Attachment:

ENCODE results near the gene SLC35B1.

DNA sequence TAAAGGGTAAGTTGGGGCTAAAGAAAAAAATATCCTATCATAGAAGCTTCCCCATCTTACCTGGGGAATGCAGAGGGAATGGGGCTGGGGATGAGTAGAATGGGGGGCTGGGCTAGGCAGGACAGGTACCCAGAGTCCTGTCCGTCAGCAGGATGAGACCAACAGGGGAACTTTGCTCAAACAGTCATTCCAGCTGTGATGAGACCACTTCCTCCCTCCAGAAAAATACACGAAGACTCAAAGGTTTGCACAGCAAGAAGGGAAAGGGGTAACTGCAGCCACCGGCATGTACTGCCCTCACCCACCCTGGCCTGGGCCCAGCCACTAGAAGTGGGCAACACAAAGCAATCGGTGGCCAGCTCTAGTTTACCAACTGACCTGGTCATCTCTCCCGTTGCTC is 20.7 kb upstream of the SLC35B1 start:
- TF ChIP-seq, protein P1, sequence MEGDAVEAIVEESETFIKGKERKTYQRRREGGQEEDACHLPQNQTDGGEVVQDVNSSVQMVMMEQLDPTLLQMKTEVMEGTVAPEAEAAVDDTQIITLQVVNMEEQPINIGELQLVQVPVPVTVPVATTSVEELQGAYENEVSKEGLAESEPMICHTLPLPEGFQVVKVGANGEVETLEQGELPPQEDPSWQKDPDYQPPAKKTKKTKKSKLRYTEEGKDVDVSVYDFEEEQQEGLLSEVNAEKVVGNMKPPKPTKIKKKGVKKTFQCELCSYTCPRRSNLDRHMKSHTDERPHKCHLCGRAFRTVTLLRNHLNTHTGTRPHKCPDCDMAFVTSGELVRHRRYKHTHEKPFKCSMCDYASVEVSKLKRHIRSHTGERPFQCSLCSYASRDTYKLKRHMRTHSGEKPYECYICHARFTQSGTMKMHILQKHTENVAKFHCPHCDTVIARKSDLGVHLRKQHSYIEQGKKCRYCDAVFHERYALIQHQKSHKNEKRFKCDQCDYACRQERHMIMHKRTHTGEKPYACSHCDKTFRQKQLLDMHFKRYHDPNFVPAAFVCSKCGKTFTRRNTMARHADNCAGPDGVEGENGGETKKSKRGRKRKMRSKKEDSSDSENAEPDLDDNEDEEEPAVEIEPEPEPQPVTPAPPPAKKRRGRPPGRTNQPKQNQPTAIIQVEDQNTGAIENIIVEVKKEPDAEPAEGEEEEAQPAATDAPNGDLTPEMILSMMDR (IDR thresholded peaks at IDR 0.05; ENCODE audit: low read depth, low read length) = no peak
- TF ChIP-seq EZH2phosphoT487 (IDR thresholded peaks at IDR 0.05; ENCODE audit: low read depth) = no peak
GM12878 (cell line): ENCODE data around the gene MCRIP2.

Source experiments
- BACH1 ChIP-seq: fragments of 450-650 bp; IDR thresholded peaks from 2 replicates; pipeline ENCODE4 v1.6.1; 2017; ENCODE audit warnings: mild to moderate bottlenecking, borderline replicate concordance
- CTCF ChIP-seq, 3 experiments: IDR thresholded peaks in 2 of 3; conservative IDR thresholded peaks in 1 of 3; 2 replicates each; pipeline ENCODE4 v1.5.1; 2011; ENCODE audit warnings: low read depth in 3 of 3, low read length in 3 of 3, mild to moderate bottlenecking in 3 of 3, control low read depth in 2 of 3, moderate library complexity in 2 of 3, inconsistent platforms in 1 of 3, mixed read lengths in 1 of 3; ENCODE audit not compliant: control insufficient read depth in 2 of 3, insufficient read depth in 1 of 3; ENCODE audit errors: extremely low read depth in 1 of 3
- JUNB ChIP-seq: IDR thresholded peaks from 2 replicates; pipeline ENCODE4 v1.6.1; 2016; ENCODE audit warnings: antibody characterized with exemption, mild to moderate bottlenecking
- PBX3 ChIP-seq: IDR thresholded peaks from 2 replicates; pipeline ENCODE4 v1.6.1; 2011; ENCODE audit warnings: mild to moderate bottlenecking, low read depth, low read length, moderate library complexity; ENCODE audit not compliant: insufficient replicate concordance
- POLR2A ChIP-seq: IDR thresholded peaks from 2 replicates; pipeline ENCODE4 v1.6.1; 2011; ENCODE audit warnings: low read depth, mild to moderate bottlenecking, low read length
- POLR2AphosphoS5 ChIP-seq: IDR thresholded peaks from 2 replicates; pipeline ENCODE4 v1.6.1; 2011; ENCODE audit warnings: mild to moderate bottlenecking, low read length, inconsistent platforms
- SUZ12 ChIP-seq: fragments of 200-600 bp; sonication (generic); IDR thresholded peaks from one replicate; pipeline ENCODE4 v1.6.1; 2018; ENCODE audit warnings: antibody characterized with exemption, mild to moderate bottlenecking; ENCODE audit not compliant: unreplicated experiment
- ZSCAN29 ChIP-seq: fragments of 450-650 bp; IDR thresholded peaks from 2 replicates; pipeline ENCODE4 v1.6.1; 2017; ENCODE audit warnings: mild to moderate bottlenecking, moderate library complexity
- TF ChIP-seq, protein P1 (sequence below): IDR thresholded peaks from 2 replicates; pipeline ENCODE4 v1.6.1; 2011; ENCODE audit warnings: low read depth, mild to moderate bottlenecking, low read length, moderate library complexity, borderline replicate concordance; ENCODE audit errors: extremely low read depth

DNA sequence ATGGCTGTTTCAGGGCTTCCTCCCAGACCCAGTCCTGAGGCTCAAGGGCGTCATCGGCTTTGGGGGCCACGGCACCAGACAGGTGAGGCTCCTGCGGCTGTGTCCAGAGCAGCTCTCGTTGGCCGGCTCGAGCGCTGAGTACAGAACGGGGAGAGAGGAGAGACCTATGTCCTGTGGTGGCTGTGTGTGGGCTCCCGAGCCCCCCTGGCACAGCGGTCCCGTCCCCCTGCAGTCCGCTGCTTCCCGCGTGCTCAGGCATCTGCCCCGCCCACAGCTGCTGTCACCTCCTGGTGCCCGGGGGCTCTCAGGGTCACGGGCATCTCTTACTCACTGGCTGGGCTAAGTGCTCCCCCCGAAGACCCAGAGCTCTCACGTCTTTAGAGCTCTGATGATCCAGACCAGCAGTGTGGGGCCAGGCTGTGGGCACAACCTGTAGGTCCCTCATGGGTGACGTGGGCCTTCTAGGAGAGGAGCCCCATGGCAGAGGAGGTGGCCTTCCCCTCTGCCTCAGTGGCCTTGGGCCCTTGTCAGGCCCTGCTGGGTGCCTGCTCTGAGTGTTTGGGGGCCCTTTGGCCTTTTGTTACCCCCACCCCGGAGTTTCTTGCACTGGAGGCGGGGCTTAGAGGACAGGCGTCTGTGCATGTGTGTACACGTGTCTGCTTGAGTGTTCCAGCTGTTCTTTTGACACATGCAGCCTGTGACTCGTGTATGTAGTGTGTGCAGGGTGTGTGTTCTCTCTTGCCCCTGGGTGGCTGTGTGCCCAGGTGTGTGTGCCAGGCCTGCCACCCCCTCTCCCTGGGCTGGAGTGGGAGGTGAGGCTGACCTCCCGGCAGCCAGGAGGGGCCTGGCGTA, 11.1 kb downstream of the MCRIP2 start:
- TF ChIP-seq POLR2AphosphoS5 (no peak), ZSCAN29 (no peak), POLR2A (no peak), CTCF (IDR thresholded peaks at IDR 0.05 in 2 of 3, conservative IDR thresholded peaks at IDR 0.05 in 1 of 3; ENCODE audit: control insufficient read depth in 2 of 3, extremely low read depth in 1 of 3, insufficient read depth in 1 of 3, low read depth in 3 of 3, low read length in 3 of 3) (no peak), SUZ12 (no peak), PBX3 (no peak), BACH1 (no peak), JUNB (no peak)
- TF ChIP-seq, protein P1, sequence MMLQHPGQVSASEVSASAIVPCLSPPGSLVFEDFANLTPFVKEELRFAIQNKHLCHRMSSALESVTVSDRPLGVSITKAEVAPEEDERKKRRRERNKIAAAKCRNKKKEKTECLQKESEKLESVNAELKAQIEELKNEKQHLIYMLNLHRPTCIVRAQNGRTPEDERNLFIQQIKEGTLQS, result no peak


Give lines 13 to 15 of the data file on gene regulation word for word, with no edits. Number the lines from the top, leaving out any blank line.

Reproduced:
- SUZ12 ChIP-seq: fragments of 200-600 bp; sonication (generic); IDR thresholded peaks from one replicate; pipeline ENCODE4 v1.6.1; 2018; ENCODE audit warnings: antibody characterized with exemption, mild to moderate bottlenecking; ENCODE audit not compliant: unreplicated experiment
- ZSCAN29 ChIP-seq: fragments of 450-650 bp; IDR thresholded peaks from 2 replicates; pipeline ENCODE4 v1.6.1; 2017; ENCODE audit warnings: mild to moderate bottlenecking, moderate library complexity
- TF ChIP-seq, protein P1 (sequence below): IDR thresholded peaks from 2 replicates; pipeline ENCODE4 v1.6.1; 2011; ENCODE audit warnings: low read depth, mild to moderate bottlenecking, low read length, moderate library complexity, borderline replicate concordance; ENCODE audit errors: extremely low read depth